“We discussed education and some recruitment matters and presented proposals in consensus. It’s not surprising that we got our way.” Some people called these new powers that be ‘the cruel group’...
From 1976 to 1980, Skotte Mårtensson was inspector for Teknologkåren, the students’ union. One of his tasks in that role was to save the students’ function room, Lophtet.
In the 1980s he was dean of E-sektionen and one of those who worked hardest to establish LTH’s computer science programme. When it started, E-huset was extended, with new wings so that there would be space for both sections. The premises were officially opened on the same day as Ideon, 29 April 1986.Skotte Mårtensson was later active in the Ideon LTH Network.
In 1987 he became dean of the whole of LTH, which was then in cooperation with the Faculty of Mathematics and Science. Professor Bertil Thörnell from LTH was dean of the two faculties jointly. However, the cooperation did not work well in practice and was broken off again in 1990.
Skotte Mårtensson wanted to speed up the computerisation of education, which was going much slower than in research. Together with pro-dean Kjell-Åke Modéer from the Faculty of Law, he travelled to the USA and came home with Sweden’s first Mac computers in 1984. Lund University was soon Europe’s first Apple university.
CITU was another teaching-related task in the 1990s. Then he also took over Bodil Jönsson’s courses in history of science and started the optional course ‘The History of Engineering’, within which he still gives guest lectures.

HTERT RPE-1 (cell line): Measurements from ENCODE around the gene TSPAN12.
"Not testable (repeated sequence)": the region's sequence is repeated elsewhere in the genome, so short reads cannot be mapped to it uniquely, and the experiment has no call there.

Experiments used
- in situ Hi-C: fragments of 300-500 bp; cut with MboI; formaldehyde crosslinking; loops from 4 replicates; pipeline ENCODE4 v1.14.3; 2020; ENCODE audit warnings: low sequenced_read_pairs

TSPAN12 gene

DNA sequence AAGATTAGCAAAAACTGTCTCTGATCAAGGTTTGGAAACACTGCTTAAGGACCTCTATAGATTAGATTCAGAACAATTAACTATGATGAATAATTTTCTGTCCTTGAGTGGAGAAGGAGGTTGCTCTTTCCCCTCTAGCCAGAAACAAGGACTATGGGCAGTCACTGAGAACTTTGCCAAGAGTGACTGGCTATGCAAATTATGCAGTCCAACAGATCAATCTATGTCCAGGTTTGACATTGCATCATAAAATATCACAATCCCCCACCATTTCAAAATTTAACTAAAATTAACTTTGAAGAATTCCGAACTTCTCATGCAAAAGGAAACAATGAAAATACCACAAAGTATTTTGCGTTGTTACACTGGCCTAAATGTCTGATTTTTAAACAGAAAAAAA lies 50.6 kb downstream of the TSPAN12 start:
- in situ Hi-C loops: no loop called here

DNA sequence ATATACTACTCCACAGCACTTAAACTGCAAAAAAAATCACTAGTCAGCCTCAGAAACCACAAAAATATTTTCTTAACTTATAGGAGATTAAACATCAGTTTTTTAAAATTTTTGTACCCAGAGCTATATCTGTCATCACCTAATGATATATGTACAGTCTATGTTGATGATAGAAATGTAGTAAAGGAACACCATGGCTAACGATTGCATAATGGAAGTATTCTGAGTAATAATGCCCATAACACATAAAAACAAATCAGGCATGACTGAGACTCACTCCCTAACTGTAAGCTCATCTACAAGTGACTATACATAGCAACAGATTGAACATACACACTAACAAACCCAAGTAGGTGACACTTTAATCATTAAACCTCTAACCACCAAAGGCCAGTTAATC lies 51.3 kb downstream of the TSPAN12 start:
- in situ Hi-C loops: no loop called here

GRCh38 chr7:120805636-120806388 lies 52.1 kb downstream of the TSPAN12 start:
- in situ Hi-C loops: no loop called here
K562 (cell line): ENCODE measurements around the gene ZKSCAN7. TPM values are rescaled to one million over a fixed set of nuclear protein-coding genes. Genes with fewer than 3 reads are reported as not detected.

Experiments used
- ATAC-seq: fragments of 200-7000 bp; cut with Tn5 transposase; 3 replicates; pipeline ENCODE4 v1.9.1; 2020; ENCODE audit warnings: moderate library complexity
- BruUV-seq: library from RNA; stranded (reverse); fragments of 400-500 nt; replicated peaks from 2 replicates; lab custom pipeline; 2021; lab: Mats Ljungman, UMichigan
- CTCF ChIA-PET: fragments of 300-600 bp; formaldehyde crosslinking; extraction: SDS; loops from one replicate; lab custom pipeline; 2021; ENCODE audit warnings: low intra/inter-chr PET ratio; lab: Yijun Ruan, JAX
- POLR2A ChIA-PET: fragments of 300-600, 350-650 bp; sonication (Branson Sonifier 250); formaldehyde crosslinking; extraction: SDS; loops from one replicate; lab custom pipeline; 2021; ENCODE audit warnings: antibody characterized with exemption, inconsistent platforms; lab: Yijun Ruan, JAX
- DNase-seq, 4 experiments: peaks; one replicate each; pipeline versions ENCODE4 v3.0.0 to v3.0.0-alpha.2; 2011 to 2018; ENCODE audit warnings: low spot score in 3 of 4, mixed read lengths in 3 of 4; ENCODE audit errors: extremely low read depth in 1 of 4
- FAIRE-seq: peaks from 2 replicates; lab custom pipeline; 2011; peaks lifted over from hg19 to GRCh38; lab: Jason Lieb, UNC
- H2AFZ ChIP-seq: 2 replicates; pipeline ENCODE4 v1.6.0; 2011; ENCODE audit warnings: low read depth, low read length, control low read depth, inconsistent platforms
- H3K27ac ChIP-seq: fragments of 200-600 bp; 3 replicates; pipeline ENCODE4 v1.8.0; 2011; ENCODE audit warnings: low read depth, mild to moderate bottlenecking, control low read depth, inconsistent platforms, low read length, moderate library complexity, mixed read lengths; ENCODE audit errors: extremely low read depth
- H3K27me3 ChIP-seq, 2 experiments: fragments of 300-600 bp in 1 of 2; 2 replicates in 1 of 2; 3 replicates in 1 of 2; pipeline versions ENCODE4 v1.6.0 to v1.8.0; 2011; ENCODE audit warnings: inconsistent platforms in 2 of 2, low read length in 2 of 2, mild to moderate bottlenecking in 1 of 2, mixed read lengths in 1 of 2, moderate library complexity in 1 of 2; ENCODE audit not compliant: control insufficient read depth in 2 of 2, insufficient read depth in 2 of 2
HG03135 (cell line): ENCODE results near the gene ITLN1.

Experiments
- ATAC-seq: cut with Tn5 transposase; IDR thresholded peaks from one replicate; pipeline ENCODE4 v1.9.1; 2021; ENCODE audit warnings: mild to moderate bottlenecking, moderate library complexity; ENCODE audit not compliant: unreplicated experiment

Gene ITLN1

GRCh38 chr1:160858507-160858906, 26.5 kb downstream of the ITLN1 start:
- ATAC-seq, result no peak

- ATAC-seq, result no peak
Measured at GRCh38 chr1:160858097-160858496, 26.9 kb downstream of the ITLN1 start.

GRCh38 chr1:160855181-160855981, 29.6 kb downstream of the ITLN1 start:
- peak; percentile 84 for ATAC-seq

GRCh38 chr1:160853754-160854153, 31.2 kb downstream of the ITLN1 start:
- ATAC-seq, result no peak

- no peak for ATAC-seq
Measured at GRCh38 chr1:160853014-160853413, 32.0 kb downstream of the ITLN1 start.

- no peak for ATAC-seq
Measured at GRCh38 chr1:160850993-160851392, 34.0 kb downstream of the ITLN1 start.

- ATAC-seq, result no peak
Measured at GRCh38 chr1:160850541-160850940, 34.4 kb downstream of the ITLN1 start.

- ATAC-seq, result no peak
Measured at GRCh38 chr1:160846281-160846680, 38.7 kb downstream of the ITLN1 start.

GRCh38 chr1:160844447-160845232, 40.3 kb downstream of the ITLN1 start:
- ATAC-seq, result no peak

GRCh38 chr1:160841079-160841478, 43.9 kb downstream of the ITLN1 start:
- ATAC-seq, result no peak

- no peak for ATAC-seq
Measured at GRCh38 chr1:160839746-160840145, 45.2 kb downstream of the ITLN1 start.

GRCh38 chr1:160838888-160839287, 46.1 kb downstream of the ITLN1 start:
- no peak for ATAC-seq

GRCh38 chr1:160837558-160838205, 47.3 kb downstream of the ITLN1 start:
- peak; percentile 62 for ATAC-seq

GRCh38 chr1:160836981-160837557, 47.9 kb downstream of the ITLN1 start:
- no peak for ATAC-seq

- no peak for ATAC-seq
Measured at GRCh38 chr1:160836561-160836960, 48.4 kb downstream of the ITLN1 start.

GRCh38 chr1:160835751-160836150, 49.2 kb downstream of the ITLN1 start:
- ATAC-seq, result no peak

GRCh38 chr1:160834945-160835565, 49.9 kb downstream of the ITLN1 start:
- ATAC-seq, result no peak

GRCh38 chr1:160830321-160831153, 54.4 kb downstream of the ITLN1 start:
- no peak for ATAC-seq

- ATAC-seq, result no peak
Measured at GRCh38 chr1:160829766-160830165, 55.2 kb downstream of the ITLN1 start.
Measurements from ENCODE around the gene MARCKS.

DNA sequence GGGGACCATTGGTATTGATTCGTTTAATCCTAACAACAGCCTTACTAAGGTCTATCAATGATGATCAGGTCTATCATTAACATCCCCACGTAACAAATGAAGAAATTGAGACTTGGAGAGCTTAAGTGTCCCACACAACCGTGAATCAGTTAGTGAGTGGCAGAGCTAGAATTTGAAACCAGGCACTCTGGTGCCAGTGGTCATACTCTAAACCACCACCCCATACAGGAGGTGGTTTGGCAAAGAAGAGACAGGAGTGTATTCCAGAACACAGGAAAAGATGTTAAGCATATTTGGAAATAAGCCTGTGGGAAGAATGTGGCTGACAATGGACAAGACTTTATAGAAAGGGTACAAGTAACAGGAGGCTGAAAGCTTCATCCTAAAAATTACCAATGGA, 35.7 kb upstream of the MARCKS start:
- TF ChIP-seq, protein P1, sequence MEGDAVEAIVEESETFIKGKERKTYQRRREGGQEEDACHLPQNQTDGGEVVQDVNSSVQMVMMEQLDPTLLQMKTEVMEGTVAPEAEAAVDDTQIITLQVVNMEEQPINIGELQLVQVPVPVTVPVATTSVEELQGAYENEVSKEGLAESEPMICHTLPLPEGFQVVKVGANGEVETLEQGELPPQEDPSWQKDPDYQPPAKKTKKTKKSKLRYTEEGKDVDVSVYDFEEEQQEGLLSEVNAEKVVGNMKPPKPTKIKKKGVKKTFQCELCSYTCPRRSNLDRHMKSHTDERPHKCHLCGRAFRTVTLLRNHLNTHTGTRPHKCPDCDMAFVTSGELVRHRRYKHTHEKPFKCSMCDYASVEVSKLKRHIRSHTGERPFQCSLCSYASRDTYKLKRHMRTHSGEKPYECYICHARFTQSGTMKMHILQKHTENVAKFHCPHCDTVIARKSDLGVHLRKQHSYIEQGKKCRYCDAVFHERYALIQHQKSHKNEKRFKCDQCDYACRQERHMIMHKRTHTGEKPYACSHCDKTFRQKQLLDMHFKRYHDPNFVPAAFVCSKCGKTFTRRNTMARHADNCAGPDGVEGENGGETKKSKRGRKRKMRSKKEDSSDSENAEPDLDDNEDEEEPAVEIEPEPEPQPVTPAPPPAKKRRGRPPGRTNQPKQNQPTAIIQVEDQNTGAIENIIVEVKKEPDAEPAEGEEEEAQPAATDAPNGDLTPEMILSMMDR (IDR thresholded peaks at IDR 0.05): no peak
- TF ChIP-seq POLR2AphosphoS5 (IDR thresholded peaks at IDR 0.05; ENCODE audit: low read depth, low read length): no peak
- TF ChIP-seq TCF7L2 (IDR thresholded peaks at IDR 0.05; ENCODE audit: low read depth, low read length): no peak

An early attempt at distance learning using IT was called Komet. Skotte Mårtensson worked with Jonas af Klerker and the telecoms agency Televerket. In 1994 he started LTH’s alumni association together with president of the students’ union Henrik Isaksson.
“Initially all those who were interested were asked to register their interest by fax – unwisely enough. In the morning, the fax room was full of no end of damp fax sheets and they had run out, so we probably missed a lot of interested former students”, says Skotte.
Technolution is perhaps the task he has enjoyed the most. Dean Thomas Johannesson felt that the link between humans and technology should be strengthened. A professor of human-technology interaction would fill the gap, and when architect Peter Broberg showed his stylised drawings that depicted human development as a technical being under the heading Technolution, the matter was decided. Skotte Mårtensson, with his interest in the history of engineering was invited to participate in the centre.
“That was the most enjoyable thing I’ve done. I was very inspired by Peter Broberg and our cooperation was the start of a close friendship.”
The commemorative book, which is now at the planning stage, features a number of guest authors and interviews with those of the very first professors who are still alive. Material from the magazines Ordo, LTH-nytt, Pålsjö ängsblad and LUM will be re-used.
Footnote: The author of this article, Mats Nygren, is, together with Skotte Mårtensson, one of the editors of the commemorative book that will come out in time for the anniversary in September.